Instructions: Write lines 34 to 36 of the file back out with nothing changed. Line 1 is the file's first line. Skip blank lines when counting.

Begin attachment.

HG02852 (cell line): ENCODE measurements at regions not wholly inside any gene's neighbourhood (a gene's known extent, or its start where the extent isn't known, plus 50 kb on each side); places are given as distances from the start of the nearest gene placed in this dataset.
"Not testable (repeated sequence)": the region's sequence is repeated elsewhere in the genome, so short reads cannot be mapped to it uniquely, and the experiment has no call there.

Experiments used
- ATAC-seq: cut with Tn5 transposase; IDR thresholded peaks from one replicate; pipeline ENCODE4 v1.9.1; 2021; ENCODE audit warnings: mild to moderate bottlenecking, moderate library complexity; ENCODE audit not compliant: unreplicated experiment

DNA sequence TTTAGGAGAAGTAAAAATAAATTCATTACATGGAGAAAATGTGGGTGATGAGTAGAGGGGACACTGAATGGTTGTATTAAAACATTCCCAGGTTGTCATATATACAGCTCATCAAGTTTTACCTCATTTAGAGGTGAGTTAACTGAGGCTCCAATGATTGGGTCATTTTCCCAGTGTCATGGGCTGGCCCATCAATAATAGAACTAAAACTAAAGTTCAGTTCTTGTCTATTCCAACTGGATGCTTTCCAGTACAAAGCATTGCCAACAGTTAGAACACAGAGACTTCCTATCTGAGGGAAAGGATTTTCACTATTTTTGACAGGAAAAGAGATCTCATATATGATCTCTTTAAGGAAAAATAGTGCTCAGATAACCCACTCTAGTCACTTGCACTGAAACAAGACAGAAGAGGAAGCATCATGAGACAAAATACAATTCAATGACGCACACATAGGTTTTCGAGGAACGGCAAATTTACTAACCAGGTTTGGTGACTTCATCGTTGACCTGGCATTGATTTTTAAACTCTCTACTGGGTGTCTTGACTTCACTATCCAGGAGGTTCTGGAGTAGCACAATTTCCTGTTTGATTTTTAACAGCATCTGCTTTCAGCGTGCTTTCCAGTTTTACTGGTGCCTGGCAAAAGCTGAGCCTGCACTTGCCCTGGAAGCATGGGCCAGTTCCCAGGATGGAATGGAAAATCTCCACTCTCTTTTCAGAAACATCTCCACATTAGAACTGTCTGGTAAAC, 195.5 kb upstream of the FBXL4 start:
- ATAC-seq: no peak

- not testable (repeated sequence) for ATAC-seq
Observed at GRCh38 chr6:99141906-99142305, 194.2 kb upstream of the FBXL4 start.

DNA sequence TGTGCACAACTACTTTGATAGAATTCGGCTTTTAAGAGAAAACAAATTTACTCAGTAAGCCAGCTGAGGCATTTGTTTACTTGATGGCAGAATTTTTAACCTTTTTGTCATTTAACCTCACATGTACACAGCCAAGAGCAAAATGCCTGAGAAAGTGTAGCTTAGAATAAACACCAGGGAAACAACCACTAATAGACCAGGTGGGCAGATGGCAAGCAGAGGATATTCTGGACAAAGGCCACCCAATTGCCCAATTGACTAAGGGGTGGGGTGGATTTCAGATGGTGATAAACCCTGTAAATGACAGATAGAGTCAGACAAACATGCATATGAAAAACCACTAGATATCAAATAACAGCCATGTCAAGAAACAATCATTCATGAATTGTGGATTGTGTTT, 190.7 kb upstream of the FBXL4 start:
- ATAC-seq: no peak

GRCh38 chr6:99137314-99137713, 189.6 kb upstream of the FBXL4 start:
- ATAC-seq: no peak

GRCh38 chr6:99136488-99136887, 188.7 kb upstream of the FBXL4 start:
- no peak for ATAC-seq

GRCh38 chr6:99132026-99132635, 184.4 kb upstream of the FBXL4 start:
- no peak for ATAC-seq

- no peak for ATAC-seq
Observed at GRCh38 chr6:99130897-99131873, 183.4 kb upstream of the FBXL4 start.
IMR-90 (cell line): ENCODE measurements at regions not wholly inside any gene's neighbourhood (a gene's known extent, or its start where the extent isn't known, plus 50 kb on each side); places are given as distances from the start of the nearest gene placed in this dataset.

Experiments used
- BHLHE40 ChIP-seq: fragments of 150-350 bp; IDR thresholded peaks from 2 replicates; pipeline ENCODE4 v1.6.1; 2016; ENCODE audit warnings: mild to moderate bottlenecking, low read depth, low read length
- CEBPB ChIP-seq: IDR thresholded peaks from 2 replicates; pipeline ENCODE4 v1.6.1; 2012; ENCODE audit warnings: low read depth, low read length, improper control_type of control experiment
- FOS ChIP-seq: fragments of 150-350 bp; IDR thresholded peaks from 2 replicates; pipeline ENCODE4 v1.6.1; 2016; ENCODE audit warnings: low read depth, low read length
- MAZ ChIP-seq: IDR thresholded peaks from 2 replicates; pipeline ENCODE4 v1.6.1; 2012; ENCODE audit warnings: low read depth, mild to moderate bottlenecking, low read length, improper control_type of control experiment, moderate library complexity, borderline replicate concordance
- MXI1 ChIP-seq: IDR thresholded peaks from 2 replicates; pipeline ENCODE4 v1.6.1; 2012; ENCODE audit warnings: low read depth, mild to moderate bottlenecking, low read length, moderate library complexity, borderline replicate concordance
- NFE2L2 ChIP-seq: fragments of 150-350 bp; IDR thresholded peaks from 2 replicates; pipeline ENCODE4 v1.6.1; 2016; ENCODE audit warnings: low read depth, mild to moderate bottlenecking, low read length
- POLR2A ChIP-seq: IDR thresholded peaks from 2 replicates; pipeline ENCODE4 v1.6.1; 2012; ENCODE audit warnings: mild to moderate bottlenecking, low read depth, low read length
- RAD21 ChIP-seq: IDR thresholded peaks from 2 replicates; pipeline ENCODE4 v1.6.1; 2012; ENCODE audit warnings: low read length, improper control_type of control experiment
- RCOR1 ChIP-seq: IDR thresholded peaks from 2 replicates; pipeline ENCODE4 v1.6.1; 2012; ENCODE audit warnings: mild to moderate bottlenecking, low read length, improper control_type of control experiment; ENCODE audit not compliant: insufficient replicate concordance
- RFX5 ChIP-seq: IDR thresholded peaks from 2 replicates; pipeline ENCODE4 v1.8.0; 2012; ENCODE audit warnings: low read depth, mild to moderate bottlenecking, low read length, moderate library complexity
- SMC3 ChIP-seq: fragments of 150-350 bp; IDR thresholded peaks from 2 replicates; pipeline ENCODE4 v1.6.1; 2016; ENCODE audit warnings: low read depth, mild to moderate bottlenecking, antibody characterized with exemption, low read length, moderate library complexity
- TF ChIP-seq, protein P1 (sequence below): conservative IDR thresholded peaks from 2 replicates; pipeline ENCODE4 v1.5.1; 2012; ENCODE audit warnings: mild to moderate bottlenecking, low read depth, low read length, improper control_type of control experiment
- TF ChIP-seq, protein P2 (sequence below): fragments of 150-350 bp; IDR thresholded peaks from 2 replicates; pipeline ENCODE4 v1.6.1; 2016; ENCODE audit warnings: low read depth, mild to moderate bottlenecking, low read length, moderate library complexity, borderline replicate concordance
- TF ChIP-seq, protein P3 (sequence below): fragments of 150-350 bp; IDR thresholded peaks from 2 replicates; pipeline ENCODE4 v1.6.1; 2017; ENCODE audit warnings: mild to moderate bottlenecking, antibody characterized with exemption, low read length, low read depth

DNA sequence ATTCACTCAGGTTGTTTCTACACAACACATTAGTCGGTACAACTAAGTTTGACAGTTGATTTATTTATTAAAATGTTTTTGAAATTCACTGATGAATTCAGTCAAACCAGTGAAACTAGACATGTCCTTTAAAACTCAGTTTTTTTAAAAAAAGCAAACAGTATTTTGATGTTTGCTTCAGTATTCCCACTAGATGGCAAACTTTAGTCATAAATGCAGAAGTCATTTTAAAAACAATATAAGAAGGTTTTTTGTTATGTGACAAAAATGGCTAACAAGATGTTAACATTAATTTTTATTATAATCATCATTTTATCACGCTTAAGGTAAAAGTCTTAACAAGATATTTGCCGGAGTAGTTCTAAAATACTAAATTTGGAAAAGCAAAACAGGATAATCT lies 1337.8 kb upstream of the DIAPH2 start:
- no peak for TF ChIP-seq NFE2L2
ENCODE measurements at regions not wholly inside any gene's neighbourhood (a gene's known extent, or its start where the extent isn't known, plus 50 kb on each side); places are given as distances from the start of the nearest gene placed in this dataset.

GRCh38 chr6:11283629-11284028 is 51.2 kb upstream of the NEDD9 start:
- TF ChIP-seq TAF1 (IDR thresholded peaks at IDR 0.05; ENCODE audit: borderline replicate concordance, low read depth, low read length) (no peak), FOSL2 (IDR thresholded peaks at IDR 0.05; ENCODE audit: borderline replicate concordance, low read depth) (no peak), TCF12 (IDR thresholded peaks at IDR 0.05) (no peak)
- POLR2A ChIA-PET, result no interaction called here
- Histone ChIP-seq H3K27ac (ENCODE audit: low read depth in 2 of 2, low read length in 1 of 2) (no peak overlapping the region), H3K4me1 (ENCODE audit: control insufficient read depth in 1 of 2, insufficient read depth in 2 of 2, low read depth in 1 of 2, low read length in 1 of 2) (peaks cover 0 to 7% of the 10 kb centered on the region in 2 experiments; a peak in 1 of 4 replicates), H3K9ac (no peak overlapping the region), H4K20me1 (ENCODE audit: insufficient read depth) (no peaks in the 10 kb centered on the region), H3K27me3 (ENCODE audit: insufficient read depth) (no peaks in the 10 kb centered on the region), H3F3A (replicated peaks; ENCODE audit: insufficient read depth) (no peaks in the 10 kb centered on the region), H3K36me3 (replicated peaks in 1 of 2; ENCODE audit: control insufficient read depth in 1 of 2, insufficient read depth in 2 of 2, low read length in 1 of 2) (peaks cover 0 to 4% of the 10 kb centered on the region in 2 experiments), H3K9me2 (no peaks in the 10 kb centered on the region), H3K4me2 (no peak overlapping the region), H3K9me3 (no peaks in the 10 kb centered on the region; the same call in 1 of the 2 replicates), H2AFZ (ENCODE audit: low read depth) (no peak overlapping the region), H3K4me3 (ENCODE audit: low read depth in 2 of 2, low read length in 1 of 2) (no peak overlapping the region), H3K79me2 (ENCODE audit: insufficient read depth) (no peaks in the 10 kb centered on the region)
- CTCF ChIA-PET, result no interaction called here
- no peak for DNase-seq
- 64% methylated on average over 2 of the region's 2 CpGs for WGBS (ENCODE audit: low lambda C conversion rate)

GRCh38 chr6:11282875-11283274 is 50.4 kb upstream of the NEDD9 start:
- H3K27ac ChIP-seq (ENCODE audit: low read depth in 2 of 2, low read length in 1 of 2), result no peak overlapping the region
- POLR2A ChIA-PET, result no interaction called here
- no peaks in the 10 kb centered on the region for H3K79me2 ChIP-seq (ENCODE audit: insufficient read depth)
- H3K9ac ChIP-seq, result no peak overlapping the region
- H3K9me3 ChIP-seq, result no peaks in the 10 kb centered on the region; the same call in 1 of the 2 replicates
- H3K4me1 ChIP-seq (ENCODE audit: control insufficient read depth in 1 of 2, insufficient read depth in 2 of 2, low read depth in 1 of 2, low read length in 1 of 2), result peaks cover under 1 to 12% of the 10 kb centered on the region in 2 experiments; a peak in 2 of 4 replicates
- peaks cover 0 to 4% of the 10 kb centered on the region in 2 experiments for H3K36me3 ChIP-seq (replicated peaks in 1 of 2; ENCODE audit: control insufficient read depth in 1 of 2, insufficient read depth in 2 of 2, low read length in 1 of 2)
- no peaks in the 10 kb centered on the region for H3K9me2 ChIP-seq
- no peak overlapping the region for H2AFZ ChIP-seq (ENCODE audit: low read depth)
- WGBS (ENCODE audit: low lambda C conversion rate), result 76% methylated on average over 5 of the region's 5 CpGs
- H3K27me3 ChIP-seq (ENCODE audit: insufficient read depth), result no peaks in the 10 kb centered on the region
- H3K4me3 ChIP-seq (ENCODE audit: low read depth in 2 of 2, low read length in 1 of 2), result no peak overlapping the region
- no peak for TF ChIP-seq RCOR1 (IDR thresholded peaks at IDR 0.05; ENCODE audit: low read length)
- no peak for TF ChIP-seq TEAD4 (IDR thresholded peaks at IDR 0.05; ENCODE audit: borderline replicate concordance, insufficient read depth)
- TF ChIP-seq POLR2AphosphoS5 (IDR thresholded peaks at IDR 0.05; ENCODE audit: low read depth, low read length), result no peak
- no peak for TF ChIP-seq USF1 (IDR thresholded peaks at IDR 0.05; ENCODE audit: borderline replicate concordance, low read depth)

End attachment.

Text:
- TF ChIP-seq, protein P3 (sequence below): fragments of 150-350 bp; IDR thresholded peaks from 2 replicates; pipeline ENCODE4 v1.6.1; 2017; ENCODE audit warnings: mild to moderate bottlenecking, antibody characterized with exemption, low read length, low read depth

DNA sequence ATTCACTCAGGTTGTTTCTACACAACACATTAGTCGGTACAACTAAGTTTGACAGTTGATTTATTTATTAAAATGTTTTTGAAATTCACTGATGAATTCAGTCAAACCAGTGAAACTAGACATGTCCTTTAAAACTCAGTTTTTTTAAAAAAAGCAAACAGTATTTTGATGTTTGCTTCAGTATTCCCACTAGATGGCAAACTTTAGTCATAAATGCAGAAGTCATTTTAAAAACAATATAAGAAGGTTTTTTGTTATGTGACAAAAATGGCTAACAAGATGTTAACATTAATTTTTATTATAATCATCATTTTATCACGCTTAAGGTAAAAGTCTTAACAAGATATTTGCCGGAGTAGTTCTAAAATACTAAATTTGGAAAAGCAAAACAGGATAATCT lies 1337.8 kb upstream of the DIAPH2 start:
- no peak for TF ChIP-seq NFE2L2